Friday, 13 October 2017

Choosing a Web Host if You`re a Reseller


If you're a website owner, choosing a web host is one of the most important decisions you will make for your business. If you're a reseller web host, that's even more true. The services you can deliver will directly depend on the service your web host delivers. In effect, you're going to be the middleman, so you'd better have someone backing you who will help you stay in business.
So what should you, as a reseller web host, be looking for in a web host? In many cases, you should be looking for some of the same things your clients will be looking for. But you will find that you actually have less flexibility than they do, because you have a lot more riding on your web host.

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For example, let's say that you host a lot of little hobbyist websites, a few not-for-profit informational sites, a smattering of artist/artisan sites that sell their wares online, maybe even some sites for the local garage bands. They may or may not be upset if visitors to their websites experience slow loading times every so often, or even can't reach the site for a certain (brief) amount of time every month. How upset they get is going to depend on how seriously they take their website, and whether they treat it as a business.

You don't have that option. As a reseller web host, your website and your ability to provide uptime is your business, period. And your potential customers will figure, by extension, if they have any problems getting through to your website, that you cannot provide good web hosting services. It really doesn't matter if it's your web host's fault rather than your own. Do you really think your customers will accept that as an excuse when they're calling you up to complain because their website is down?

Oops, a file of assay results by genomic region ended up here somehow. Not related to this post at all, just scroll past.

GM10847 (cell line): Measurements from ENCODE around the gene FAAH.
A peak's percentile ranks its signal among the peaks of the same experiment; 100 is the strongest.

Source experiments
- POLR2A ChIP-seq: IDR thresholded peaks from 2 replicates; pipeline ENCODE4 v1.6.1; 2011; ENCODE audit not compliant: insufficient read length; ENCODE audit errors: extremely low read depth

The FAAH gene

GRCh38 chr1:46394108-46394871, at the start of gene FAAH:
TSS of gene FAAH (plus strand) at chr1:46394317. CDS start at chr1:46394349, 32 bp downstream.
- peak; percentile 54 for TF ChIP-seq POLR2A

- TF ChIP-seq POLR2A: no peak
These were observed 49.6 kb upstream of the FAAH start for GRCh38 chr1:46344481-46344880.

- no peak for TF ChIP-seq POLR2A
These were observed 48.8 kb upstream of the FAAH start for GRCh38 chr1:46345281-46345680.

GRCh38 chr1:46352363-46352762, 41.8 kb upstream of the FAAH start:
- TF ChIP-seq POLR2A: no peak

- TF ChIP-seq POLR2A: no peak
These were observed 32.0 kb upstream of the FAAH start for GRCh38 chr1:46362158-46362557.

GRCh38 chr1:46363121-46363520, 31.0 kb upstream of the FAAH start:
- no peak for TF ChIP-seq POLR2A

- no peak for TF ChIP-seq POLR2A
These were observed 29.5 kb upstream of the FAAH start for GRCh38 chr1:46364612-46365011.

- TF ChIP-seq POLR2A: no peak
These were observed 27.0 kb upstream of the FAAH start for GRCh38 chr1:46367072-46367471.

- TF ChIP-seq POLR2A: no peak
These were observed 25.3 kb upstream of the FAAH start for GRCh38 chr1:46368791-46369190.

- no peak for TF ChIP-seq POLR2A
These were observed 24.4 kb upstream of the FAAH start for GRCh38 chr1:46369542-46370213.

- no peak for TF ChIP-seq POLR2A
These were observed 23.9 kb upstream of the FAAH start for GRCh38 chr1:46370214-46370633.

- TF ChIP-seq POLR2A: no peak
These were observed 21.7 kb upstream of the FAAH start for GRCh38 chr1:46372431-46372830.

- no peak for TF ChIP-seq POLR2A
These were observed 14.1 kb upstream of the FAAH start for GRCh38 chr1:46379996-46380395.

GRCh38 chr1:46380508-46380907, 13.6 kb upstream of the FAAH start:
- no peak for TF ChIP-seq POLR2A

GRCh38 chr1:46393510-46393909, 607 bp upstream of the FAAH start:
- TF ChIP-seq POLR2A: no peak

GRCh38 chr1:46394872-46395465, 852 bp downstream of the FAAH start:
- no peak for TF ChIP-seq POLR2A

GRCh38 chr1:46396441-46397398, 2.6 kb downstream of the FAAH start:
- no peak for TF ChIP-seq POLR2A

Choosing a Web Host if You`re a Reseller - Make Sure Your Host is Reliable 


I know that when you're starting out with a new business, money is tight. You will no doubt be looking for every bargain you can find. Trust me on this, your web host is not the place to go with the lowest bidder.

Oh, issues probably won't crop up right away. But after a while, you will start having slowdowns and down time. At this point your customers will start complaining to you about their websites not working properly. And you, in turn, need to contact your web host.

If you didn't do your research fully when you signed up with this web host, this is when you might get a few unpleasant surprises. You see, you might not be the only one operating on a thin financial margin. Your web host might be using IDE instead of SCSI drives, or overloading its servers with too many accounts. (To be fair, reseller web hosts are often guilty of not allowing for enough of a margin as well).

So how can you find out whether your prospective web host is reliable before this happens? One way to judge is by whether they offer a guarantee. Some hosts will guarantee 99 percent uptime, and they back that up by refunding all or part of your monthly fee if they fall below that. That gives them a real incentive to keep things running smoothly.